‘Will we get half a service?’ – Serious concerns were raised about the plan to merge Stockport and Tameside children’s services

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Plans to merge services for children in Stockport and Tameside in a bid to “improve life chances” for young people have been seriously questioned.

A new report on how the two counties will work more closely to support children and families was recently presented to a Stockport council scrutiny committee.

The document sets out how authorities will seek to ‘provide the best possible services with shrinking budgets’, with an emphasis on collaboration and partnerships.

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But Conservative Councilor Linda Holt was unconvinced and “very, very concerned” about the report.

She told the meeting that while the document acknowledged shared experience and economies of scale, it “contained no performance data at all.”

“How can we know that bringing together two counties with different challenges will make things better and not result in limited resources, without meeting the individual needs of schools in both counties,” said Holt County.

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“These are the things that really concern me.”

The report outlines a shared ambition to “develop a school improvement model between both authorities”.

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Initially it would focus on early years education and involves the creation of four new posts to be ‘half funded by each authority’.

This prompted more questions from Count Holt.

“How many childcare and early years settings are there in both authorities? Are we going to overextend ourselves? she said.

“That’s pretty worrying.”

Addressing Tim Bowman, deputy director of education, he added: “You talk about paying half. Is that going to result in half a serve?

“We know that Tameside and Stockport are doing well in service areas now, and is there any evidence of the benefit of sharing this best practice?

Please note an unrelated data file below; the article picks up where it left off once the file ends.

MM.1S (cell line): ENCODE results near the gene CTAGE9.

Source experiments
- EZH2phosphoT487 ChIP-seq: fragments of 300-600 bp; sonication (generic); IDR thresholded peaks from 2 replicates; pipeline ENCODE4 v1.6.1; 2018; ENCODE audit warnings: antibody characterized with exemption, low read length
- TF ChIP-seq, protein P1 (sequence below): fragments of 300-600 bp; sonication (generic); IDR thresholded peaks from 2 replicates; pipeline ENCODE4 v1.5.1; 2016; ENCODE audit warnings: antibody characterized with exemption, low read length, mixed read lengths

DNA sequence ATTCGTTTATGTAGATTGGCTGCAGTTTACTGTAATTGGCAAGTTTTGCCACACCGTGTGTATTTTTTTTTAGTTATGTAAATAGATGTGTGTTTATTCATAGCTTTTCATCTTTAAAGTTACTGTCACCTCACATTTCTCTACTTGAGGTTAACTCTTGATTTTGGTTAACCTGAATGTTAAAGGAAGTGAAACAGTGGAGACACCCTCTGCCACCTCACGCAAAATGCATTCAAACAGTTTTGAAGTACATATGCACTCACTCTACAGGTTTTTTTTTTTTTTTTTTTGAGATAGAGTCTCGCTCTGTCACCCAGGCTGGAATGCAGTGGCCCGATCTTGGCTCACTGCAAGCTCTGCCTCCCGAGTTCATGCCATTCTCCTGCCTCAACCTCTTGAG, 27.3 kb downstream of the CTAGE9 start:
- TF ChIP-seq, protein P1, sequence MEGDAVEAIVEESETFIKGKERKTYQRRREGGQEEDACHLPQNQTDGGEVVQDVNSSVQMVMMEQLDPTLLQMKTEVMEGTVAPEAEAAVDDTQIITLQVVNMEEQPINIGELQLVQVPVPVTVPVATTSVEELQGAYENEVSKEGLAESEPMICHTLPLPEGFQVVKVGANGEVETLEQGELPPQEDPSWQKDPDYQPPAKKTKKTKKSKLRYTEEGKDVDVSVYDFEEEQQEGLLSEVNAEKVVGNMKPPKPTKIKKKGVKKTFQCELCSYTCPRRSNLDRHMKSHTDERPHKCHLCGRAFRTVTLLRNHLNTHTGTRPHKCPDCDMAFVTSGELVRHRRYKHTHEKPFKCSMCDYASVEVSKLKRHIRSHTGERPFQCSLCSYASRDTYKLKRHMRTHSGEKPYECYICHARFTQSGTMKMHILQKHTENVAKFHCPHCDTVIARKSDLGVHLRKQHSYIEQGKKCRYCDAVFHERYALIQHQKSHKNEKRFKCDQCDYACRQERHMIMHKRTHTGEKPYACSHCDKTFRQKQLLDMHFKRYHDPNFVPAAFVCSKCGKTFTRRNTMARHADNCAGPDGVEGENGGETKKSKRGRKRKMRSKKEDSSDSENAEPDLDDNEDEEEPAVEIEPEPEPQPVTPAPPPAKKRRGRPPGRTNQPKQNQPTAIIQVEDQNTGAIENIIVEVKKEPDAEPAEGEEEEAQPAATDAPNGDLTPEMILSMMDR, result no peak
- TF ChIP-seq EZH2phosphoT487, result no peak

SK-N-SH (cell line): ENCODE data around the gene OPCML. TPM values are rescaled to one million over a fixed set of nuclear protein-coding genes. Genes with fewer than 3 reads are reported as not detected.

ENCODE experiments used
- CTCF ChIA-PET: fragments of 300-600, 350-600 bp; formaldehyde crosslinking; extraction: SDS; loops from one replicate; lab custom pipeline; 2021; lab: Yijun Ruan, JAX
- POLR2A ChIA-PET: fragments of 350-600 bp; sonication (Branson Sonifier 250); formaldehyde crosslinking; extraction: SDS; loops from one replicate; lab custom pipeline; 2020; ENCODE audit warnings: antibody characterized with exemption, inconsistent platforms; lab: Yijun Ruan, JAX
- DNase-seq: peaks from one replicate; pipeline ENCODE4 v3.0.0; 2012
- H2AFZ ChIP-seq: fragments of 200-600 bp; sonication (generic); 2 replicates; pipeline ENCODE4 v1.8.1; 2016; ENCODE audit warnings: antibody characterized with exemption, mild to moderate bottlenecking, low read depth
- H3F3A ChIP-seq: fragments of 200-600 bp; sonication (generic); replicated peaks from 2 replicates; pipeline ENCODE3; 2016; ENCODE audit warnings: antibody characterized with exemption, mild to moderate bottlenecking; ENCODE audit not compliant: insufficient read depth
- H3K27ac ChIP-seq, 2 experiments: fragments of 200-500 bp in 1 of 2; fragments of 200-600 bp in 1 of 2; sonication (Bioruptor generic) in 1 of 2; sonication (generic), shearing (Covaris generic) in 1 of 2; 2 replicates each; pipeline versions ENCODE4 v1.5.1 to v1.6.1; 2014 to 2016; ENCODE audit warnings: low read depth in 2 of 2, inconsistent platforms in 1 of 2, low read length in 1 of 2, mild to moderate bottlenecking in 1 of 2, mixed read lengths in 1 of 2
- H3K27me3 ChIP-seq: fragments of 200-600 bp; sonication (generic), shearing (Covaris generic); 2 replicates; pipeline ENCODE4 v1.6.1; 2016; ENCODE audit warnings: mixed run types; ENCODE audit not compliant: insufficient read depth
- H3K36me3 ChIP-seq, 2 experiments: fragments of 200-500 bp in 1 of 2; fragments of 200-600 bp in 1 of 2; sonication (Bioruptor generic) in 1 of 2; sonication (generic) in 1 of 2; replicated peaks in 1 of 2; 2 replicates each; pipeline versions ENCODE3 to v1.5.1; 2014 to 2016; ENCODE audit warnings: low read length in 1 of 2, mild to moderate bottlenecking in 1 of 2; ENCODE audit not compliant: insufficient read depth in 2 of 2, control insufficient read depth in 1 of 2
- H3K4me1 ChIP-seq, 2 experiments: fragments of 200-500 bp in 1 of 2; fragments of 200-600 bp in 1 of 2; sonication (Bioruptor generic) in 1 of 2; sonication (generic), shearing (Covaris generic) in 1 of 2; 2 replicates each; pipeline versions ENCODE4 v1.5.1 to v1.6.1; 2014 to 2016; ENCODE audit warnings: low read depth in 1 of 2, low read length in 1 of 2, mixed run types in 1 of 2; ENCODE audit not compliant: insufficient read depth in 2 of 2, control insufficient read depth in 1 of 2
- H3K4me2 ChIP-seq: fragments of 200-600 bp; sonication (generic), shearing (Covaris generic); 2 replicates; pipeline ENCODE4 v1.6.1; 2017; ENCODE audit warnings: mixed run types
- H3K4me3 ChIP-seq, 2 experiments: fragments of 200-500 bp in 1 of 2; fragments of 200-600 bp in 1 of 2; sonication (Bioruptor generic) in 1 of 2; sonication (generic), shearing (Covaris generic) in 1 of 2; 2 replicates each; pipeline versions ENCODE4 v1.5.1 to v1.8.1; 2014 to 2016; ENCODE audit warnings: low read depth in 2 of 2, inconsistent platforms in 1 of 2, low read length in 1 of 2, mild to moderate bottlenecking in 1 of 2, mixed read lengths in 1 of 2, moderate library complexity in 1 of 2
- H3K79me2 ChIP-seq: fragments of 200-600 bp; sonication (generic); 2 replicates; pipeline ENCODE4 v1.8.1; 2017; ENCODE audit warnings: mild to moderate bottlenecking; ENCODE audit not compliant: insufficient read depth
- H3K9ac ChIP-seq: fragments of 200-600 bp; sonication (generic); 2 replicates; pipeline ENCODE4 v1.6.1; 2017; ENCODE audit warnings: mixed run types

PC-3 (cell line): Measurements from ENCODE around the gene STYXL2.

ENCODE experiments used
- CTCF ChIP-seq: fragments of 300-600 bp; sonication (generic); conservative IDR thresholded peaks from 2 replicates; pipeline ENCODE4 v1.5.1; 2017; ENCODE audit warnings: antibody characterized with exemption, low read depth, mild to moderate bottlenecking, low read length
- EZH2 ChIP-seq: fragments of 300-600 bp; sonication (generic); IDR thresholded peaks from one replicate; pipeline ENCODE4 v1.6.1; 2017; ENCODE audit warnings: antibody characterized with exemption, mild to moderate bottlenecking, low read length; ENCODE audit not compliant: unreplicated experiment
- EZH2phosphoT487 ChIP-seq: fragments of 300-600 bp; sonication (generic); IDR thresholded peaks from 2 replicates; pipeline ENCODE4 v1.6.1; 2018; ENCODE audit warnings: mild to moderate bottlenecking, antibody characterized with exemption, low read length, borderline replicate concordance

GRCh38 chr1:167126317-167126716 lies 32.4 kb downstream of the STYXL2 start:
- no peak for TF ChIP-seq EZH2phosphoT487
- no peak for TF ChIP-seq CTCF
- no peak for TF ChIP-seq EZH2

Councilwoman Linda Holt.

“He says there are capacity and resource challenges. What exactly are these capacity and resource challenges?”

Mr. Bowman told the committee that a ‘squeeze’ in school budgets meant bosses ‘don’t have all the resources that we would like to meet the challenges that we have’.

And he said “increasing pressure on local authority finances” – Stockport has to close a £10m budget deficit next year – was having an impact on plans to improve schools.

“Local authorities at the moment receive a grant to fulfill their school improvement duties,” he said.

“The government is phasing out that subsidy, so it will be 50 percent less next year and gone the year after.

“An example of the investment that local authorities used to make to fulfill their responsibilities to schools has been squeezed in recent years.”

Mr Bowman added that while there had been a huge increase in the number of academic schools, councils still had “very significant statutory responsibilities”.

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He continued: “That squeeze, particularly on the resources that local authorities have, but not on statutory responsibilities, puts us in a space where we want to think about doing things differently.”

“Doing things differently is always about making sure that we can have as many staff on the ground working directly with schools or children and families to impact improvements.”

Mr. Bowman also assured Coun Holt that the Tameside and Stockport data would be included in future committee updates.

Stockport council’s children and families scrutiny committee met on Wednesday night (19 Jan).

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George Holan

George Holan is chief editor at Plainsmen Post and has articles published in many notable publications in the last decade.

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